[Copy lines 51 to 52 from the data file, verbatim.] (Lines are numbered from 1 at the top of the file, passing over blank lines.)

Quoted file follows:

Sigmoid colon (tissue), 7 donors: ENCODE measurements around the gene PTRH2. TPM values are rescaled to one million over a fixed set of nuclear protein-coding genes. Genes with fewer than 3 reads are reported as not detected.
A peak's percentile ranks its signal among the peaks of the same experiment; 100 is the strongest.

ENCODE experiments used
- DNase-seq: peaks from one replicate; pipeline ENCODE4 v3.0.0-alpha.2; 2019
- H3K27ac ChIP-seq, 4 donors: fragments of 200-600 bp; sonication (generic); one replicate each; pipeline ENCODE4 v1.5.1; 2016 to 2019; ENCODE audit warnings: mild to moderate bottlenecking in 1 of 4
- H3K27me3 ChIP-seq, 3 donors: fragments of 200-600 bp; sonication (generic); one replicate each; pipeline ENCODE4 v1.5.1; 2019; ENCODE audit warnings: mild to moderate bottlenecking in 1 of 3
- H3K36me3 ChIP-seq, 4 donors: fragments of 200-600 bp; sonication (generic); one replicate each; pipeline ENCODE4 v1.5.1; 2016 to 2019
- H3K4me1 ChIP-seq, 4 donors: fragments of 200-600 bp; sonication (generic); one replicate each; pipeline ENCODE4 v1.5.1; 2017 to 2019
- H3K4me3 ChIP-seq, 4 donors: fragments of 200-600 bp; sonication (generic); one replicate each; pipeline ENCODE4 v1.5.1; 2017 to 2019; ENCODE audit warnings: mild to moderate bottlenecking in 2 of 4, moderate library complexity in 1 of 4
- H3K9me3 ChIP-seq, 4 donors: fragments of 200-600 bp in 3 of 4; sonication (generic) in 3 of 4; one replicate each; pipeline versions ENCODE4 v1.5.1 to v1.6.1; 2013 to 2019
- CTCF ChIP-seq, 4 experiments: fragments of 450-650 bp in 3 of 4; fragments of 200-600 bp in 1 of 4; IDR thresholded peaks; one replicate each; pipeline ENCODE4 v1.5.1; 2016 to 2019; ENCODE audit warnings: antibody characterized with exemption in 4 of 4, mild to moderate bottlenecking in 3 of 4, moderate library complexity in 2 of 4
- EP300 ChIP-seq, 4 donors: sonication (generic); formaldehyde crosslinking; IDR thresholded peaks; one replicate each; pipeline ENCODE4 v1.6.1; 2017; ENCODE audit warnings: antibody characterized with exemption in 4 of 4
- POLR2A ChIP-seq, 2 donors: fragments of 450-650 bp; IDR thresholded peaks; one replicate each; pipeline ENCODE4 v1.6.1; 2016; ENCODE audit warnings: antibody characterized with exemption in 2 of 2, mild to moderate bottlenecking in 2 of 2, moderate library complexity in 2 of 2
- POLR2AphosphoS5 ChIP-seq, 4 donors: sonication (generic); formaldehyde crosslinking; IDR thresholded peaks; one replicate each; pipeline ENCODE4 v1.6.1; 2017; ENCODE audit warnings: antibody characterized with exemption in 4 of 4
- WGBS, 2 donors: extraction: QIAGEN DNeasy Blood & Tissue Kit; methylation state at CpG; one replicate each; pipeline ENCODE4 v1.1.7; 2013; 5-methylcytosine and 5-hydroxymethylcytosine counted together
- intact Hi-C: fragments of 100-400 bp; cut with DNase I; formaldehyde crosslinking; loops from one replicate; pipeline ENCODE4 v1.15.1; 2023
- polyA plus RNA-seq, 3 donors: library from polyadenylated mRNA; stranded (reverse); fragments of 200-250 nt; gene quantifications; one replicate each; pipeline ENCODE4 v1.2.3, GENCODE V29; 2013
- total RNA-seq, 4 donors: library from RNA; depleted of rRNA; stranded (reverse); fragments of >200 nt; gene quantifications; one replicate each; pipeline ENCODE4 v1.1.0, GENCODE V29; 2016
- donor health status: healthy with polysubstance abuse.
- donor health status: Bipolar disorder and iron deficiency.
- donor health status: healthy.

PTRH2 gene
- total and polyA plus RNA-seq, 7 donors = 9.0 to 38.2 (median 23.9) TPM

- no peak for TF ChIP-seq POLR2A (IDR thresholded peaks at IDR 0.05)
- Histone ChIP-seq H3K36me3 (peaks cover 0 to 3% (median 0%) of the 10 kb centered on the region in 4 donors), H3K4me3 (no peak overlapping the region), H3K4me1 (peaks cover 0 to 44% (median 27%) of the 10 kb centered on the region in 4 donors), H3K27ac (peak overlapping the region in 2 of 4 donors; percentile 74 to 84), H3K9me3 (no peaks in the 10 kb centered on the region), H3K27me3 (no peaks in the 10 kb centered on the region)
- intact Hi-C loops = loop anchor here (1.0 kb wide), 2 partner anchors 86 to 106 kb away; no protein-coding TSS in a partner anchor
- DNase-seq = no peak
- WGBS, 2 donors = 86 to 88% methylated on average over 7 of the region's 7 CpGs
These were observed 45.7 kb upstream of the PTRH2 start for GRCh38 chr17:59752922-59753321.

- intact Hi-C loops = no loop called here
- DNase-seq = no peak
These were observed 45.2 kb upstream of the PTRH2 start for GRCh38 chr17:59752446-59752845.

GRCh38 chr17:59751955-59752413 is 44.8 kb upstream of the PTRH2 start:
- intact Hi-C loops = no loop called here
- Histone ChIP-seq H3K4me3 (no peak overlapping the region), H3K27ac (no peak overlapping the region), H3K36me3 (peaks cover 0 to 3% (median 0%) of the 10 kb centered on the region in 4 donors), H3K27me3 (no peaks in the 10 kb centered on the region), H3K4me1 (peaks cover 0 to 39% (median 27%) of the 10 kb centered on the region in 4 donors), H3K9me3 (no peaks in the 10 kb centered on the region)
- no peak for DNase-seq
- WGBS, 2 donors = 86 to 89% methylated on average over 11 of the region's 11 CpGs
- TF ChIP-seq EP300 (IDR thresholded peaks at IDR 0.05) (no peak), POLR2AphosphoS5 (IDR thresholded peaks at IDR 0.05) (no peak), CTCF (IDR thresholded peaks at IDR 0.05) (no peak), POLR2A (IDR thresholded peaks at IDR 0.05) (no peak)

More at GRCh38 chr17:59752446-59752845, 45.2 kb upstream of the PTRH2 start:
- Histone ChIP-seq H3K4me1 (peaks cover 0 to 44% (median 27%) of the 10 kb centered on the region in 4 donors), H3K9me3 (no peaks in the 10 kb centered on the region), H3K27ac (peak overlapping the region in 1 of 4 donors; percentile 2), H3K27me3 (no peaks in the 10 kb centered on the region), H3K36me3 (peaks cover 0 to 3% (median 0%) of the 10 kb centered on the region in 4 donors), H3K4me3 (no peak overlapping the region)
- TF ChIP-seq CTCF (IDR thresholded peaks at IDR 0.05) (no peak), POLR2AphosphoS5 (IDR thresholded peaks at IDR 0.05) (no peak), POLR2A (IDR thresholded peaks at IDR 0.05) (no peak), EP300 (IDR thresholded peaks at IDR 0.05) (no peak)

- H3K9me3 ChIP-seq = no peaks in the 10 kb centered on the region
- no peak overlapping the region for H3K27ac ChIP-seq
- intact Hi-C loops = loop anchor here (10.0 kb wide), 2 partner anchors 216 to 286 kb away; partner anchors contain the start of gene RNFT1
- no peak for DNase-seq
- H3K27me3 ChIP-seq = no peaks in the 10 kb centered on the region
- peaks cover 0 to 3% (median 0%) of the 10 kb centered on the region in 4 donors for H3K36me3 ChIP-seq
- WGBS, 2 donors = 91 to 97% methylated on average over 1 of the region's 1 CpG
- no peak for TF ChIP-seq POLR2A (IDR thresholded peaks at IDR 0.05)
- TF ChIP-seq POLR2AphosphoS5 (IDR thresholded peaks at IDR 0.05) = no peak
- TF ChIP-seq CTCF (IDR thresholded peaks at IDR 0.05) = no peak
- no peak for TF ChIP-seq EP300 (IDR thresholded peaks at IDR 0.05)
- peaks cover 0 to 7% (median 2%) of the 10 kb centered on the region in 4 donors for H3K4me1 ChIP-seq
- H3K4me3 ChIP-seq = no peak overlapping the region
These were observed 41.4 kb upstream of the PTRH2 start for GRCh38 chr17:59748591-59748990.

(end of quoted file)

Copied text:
- TF ChIP-seq CTCF (IDR thresholded peaks at IDR 0.05) = no peak
- no peak for TF ChIP-seq EP300 (IDR thresholded peaks at IDR 0.05)